Challenges of assessing the social development skills for children with intellectual disability
The fifth chapter addresses the challenges posed by assessing the social development skills of people with intellectual disabilities. Assessment tools are usually used, designed for people of typical development, which fall short in various ways and may not reflect the social skills of these people in their true dimension. Standardized tools in typical populations are not always valid when used in other, non-typical populations (Chang, Coster, & Helfrich, 2013). For example, friendship assessment tools may need some adjustment for people with disabilities. We do not know to what extent unilateral friendships can be similar to mutual friendships in some people with intellectual disabilities, while the concept of the quality of friendship in these people needs further investigation (Tipton, Christensen, & Blacher, 2013). In addition, many assessment tools may need to be adapted to reflect changes in the behaviors of people with intellectual disabilities, especially when used to evaluate the results of an interventional social development program (Hodapp & Fidler, 2016. Singh, 2016). The chapter concludes with the critical evaluation and presentation of the existing tools for formal and informal evaluation of social and adaptive skills.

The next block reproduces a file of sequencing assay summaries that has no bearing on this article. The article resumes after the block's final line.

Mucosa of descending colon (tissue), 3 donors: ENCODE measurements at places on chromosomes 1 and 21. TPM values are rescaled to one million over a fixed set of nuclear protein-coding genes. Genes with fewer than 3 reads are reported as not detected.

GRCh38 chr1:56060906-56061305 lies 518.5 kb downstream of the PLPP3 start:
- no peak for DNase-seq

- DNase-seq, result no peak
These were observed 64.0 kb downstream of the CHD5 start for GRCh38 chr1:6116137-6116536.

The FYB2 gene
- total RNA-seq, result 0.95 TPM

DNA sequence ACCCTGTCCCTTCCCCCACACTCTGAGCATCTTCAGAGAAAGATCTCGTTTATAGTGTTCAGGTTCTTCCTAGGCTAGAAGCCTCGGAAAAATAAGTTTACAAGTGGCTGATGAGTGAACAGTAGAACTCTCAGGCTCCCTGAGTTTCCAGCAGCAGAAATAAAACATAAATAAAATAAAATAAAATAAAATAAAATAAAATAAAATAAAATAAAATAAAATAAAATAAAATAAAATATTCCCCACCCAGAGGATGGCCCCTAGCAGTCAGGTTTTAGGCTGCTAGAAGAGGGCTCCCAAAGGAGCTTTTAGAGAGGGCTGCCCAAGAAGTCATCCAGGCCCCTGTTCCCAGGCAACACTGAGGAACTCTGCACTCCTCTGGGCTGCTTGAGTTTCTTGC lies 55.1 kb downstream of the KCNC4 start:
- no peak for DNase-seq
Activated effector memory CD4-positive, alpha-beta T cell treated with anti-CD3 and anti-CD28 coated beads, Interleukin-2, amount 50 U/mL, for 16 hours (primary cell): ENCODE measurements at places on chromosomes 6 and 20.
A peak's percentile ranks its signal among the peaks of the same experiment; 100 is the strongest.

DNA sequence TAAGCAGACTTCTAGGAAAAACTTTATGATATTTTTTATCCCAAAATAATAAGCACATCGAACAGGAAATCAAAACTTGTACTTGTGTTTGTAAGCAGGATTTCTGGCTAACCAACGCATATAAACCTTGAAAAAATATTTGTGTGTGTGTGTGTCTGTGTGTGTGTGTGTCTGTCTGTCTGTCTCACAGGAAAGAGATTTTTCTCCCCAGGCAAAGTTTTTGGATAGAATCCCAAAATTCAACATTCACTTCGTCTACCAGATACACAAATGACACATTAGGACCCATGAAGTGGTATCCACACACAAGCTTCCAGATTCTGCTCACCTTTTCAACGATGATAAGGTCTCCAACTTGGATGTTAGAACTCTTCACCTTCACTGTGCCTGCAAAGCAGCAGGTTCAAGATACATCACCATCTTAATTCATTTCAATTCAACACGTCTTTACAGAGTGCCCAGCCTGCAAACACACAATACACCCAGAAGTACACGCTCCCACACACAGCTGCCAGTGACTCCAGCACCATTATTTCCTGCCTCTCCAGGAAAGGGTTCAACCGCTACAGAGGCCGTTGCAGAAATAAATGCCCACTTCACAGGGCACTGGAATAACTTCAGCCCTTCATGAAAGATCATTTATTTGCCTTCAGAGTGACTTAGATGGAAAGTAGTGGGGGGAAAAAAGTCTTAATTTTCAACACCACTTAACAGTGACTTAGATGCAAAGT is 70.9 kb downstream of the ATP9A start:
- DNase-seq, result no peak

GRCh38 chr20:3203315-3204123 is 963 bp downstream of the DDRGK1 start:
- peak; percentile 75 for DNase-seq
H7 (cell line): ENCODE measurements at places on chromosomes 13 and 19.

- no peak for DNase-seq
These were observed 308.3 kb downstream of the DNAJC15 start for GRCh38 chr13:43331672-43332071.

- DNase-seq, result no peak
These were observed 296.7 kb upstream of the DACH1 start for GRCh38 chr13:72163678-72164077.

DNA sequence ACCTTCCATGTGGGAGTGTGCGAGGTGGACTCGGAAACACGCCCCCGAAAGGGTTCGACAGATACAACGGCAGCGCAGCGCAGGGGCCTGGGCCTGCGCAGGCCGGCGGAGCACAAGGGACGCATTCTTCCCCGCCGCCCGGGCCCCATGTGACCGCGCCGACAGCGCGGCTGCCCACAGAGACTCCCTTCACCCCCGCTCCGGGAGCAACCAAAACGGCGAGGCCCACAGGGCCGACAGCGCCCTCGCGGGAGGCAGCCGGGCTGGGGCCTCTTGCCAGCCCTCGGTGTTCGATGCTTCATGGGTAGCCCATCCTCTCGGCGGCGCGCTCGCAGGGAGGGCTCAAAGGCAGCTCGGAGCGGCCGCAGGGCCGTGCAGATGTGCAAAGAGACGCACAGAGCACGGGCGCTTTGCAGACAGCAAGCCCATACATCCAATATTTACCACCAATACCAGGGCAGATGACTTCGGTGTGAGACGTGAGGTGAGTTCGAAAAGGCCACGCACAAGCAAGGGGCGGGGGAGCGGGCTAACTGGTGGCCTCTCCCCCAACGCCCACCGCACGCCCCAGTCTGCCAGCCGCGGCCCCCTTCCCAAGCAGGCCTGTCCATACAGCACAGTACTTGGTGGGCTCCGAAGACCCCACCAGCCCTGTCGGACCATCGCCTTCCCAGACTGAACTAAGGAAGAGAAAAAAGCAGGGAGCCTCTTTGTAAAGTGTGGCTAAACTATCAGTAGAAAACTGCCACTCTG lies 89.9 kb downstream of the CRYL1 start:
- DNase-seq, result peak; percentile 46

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|Bibliographic Citation:||Giaouri, S., Alevriadou, A., & Rachanioti, E. (2022). Challenges of assessing the social development skills for children with intellectual disability [Chapter]. In Giaouri, S., Alevriadou, A., & Rachanioti, E. 2021. Social Development of Children with Intellectual Disabilities and Down Syndrome in General and Inclusive Education [Undergraduate textbook]. Kallipos, Open Academic Editions. chapter 5. http://hdl.handle.net/11419/8038|
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Social Development of Children with Intellectual Disabilities and Down Syndrome in General and Inclusive Education
Kallipos, Open Academic Editions
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